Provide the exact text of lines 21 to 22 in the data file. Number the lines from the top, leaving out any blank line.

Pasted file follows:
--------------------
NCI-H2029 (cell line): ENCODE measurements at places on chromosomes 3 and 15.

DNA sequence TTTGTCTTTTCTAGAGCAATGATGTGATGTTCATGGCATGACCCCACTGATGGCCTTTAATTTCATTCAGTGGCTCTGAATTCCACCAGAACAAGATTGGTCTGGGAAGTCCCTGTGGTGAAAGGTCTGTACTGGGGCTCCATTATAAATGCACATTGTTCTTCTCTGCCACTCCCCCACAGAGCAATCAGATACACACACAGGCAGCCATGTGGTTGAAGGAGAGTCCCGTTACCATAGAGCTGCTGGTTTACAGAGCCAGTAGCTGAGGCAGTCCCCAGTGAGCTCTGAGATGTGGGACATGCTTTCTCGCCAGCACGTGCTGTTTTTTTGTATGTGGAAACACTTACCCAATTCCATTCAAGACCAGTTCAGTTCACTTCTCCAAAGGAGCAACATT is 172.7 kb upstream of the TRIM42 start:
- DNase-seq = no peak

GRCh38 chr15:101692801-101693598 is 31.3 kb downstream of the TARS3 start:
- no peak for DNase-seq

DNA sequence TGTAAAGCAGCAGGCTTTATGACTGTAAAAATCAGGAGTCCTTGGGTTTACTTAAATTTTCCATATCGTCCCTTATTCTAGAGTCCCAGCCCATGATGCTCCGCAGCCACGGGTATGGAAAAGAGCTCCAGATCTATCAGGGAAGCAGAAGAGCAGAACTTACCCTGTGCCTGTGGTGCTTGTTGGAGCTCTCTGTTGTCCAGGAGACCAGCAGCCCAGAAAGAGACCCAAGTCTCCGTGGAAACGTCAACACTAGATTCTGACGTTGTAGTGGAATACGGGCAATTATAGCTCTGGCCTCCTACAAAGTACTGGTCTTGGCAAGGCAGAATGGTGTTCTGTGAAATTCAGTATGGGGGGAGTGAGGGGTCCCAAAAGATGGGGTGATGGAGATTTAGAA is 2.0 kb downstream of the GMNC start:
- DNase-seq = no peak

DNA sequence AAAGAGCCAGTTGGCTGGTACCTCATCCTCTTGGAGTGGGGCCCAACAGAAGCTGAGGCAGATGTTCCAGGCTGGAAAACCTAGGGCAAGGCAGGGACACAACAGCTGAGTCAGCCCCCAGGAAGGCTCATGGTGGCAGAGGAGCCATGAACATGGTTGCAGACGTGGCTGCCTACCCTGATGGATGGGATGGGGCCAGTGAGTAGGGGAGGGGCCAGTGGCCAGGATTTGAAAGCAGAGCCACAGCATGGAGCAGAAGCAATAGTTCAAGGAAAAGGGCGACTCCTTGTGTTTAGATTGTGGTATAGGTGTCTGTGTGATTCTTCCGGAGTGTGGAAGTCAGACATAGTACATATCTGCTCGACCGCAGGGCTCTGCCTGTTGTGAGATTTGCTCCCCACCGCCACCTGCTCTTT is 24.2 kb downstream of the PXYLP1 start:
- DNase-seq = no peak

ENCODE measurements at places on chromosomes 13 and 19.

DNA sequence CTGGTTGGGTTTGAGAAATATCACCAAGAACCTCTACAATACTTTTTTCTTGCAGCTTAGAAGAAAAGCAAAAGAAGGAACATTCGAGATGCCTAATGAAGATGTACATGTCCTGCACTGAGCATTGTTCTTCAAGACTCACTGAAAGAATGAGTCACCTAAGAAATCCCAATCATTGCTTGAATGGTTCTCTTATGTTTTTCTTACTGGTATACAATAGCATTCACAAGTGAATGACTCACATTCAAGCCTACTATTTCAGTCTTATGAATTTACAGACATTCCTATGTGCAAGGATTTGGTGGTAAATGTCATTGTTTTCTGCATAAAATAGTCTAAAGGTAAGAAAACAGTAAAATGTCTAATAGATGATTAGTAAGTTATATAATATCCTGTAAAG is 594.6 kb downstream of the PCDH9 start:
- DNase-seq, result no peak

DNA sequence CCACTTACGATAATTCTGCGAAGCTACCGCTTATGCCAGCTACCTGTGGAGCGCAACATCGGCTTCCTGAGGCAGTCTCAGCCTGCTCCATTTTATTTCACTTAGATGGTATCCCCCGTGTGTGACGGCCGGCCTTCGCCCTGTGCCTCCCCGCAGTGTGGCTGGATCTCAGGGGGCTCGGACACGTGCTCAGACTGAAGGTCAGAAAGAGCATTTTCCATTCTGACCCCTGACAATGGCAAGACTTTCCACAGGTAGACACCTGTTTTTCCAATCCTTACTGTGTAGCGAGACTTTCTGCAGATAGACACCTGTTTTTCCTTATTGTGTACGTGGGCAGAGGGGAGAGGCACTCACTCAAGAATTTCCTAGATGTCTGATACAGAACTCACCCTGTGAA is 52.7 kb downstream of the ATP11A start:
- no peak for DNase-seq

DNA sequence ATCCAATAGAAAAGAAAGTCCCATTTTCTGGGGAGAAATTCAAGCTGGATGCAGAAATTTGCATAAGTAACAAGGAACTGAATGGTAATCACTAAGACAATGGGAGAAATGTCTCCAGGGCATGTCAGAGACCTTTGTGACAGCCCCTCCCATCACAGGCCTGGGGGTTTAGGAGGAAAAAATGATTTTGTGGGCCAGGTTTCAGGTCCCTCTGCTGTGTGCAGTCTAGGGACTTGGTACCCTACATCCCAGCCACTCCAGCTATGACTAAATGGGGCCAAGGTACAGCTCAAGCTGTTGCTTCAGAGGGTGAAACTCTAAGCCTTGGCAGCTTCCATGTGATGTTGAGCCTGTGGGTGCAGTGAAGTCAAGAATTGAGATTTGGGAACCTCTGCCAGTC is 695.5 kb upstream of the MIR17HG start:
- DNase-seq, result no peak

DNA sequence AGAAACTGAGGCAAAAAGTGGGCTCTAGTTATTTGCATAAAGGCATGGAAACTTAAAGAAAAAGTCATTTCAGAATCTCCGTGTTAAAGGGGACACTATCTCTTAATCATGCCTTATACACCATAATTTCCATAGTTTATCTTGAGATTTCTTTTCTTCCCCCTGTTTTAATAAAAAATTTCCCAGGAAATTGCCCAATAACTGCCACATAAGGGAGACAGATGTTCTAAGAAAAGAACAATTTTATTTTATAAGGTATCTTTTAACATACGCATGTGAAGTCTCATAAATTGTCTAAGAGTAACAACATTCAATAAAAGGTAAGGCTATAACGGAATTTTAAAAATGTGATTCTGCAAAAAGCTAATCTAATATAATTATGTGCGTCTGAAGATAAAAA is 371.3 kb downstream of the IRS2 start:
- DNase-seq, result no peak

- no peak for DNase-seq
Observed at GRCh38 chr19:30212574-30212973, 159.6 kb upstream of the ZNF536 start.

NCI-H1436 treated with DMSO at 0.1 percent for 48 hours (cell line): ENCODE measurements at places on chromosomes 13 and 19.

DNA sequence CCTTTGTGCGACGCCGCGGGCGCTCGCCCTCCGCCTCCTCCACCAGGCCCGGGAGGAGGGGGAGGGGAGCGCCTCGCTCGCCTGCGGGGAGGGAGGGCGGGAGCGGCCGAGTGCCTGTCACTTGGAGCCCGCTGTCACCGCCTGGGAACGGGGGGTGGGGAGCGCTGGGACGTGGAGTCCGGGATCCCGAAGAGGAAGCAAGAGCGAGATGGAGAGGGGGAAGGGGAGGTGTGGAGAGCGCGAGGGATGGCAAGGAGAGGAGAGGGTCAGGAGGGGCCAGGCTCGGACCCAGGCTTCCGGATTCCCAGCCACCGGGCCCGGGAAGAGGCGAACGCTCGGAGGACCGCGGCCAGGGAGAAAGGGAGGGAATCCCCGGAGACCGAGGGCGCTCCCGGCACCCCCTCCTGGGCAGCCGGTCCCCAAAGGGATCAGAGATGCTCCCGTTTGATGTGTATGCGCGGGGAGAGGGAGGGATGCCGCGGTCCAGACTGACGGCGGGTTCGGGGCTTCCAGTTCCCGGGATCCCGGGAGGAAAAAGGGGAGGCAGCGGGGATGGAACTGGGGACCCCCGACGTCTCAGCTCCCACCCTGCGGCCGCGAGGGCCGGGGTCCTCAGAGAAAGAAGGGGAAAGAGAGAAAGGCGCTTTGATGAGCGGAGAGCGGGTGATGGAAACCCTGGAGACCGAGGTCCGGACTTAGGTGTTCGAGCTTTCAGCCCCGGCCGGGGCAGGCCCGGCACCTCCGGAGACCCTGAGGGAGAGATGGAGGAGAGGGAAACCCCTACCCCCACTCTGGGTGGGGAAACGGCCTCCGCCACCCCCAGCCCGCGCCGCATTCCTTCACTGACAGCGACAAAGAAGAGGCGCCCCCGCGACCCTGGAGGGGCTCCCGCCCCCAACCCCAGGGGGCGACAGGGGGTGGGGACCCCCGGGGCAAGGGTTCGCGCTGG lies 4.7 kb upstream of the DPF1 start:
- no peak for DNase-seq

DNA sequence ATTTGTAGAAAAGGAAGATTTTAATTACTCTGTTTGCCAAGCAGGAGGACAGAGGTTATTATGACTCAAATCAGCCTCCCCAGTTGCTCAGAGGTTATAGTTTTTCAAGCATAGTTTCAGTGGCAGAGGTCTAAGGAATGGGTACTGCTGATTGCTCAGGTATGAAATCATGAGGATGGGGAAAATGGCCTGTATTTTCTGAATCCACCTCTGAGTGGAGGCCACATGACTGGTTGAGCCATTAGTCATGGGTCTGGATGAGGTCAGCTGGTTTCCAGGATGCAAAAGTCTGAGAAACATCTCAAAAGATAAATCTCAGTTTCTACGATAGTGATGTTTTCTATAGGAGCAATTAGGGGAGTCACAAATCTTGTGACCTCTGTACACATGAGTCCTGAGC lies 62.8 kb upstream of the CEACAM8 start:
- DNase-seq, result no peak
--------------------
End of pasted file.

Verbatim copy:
NCI-H1436 treated with DMSO at 0.1 percent for 48 hours (cell line): ENCODE measurements at places on chromosomes 13 and 19.

DNA sequence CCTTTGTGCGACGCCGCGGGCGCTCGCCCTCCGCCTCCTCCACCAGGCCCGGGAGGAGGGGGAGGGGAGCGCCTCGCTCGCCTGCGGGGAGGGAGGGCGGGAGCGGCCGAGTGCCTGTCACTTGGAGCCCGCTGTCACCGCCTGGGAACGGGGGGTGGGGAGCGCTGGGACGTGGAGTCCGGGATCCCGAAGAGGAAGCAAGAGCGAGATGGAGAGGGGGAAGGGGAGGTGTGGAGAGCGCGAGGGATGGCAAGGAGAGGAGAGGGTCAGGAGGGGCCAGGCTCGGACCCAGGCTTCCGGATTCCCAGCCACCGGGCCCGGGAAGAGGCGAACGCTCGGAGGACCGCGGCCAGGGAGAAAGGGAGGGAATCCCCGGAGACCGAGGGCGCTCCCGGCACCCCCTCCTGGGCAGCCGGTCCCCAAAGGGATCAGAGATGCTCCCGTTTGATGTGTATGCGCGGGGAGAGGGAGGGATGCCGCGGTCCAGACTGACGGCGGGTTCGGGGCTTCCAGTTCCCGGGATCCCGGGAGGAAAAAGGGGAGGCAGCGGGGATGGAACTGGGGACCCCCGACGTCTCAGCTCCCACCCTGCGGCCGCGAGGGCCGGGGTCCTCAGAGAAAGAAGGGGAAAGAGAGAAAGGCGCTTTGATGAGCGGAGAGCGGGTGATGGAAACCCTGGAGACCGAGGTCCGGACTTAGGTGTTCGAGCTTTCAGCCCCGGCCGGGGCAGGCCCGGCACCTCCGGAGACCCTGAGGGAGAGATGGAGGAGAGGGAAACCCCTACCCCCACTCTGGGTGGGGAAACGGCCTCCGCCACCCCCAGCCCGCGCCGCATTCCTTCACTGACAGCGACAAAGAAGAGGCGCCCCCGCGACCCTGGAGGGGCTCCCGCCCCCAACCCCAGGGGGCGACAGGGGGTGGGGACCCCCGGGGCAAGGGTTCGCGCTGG lies 4.7 kb upstream of the DPF1 start: